"Sure, we'll get it checked out again, but in the next day or two, we're going to have to decide which way we're going to go with him as far as treatment," Bochy said.

Asked if surgery was being considered, Bochy responded without hesitation.

"Sure," he said. "No question it's an option. That's what we'll talk about the next day or so and figure out what is the best option."

Pagan, who has been sidelined since May 25, said last week in Atlanta that surgery had been discussed for his injury, which he said hurt most where the hamstring meets the bone at the side of the knee. But he and the club opted for intensive treatment and rehab.

Bochy thus refused to second-guess sending Pagan, who was appearing in his first rehab game, on his assignment with Class A San Jose. Bochy pointed out that Pagan, who turns 32 on July 2, passed all the preliminary physical tests that are required before a player can begin a rehab stint.

"He said he felt great," Bochy said.

Before Friday's game, Bochy spoke briefly to Pagan, who was carted off the field after pulling up when he tried to sprint to first base in San Jose's game at Stockton.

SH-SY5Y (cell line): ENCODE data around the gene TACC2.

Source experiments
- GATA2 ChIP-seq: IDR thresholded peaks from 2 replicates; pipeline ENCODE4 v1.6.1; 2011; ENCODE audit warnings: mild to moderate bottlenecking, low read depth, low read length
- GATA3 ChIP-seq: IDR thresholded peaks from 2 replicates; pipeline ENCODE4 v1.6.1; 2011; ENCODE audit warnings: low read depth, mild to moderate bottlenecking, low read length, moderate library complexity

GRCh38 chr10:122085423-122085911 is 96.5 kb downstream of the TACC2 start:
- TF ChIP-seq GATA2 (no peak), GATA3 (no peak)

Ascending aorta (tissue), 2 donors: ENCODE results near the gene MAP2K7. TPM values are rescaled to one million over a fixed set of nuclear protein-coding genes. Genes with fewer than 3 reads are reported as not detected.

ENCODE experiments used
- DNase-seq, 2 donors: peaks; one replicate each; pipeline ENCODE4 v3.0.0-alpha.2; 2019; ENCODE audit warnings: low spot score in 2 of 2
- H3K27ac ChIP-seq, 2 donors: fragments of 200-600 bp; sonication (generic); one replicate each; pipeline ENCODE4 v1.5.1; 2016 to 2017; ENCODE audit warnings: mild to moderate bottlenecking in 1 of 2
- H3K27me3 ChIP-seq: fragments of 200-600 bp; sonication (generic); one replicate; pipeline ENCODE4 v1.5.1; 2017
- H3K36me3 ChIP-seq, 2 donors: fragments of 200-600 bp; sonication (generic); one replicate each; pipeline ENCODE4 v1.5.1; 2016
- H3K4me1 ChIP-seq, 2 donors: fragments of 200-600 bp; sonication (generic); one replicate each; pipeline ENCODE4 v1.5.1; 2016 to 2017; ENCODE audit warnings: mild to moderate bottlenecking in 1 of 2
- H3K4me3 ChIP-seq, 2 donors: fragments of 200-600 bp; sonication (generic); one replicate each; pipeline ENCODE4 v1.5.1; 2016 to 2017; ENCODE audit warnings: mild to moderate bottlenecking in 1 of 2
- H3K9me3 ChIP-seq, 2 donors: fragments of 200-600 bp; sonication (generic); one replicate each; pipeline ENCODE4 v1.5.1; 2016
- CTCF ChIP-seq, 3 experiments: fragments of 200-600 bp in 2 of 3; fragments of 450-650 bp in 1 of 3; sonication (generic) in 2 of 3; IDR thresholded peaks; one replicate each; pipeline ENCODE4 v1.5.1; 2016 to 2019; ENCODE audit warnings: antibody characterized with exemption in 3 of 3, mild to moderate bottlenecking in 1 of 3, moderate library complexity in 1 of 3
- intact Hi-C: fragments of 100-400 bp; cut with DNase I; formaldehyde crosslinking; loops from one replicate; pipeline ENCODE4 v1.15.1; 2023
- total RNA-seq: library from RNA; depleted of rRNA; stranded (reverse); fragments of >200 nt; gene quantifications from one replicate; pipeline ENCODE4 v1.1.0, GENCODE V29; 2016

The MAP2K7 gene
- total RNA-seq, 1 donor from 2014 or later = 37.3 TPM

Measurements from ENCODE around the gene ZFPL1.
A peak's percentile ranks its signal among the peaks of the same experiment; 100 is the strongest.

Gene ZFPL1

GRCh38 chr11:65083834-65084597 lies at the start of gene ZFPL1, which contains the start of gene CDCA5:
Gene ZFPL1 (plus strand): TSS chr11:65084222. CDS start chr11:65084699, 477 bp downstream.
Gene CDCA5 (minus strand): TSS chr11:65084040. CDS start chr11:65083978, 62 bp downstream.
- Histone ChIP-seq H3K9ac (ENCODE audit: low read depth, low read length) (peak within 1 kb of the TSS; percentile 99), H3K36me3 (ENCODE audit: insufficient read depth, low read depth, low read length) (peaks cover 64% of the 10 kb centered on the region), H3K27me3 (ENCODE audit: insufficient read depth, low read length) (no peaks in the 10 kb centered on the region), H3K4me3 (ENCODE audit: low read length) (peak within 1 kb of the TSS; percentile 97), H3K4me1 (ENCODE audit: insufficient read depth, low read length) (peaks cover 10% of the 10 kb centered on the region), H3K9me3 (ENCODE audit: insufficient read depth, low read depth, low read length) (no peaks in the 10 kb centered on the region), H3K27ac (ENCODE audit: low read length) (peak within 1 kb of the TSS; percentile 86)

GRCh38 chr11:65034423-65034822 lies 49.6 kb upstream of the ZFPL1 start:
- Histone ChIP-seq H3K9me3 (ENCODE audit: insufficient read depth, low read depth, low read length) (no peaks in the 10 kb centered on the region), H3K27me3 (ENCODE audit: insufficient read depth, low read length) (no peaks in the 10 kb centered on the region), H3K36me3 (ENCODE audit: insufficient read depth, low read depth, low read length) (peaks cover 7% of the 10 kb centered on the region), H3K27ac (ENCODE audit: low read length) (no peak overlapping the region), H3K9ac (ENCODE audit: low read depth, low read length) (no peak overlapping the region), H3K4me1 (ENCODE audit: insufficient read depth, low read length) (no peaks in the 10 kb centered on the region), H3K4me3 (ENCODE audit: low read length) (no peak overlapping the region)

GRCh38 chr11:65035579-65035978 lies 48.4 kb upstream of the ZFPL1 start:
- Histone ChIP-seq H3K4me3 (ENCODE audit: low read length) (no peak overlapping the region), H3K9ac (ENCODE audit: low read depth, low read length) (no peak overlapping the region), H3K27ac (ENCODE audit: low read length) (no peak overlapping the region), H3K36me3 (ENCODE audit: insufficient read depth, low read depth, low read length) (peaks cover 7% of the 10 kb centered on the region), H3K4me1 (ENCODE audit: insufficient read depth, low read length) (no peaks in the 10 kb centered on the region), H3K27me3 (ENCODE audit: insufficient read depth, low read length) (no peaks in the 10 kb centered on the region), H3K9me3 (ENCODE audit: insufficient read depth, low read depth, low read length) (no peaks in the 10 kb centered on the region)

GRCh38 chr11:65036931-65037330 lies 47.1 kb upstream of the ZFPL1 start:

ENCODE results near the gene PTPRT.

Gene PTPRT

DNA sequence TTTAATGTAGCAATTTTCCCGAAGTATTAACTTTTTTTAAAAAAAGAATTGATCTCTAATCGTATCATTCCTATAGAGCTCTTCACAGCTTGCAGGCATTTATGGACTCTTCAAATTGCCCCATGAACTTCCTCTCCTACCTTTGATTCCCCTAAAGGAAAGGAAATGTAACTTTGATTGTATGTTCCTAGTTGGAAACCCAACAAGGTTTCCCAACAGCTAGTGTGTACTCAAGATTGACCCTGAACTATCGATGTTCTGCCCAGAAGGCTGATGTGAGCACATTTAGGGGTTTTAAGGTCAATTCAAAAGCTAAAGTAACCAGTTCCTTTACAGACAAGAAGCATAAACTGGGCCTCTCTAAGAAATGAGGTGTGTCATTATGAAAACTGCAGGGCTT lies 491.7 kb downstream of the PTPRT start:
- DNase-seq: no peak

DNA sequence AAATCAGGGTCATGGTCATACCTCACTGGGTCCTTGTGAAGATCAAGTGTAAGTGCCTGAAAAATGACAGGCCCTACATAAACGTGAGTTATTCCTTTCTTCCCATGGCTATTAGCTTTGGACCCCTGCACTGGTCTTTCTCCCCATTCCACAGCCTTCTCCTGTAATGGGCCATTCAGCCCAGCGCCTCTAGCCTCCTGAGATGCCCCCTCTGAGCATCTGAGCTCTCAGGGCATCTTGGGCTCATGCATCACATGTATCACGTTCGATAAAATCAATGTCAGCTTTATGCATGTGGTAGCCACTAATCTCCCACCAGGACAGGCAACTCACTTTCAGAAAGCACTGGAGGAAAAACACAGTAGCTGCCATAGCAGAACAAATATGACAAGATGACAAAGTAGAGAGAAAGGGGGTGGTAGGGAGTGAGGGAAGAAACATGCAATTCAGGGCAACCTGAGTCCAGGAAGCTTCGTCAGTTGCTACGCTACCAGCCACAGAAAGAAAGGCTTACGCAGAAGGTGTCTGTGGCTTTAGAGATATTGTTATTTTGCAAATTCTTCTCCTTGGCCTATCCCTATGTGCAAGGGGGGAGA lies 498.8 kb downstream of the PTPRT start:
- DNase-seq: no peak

"He seemed all right. A little down," Bochy related. "I think he's hoping, like the rest of us are, for good news."

Gaudin sore but optimistic about next start

MIA@SF: Gaudin hit with liner, exits ballgame

SAN FRANCISCO -- Chad Gaudin woke up with a lot of soreness Friday, but it wasn't just the bruised right upper forearm that forced him to leave Thursday's start that ailed the right-hander.

In addition to the forearm, for which Gaudin sported a lymphatic sleeve to help with the swelling and bruising, his lower back ached from taking a different line drive there in the first inning Thursday. While the back is not jeopardizing Gaudin's next start, the forearm is another matter.

"I'll be honest. It's probably a little too soon to say he's a definite [to make his next scheduled start Tuesday]," manager Bruce Bochy said.

Gaudin did not throw at all Friday and let the arm rest, but expects to throw Saturday and complete his bullpen session Sunday.

"I'm pretty optimistic about it," said Gaudin, who added that he's fortunate he did not break any bones.

Casilla progressing well, could return soon

SD@SF: Casilla induces big inning-ending double play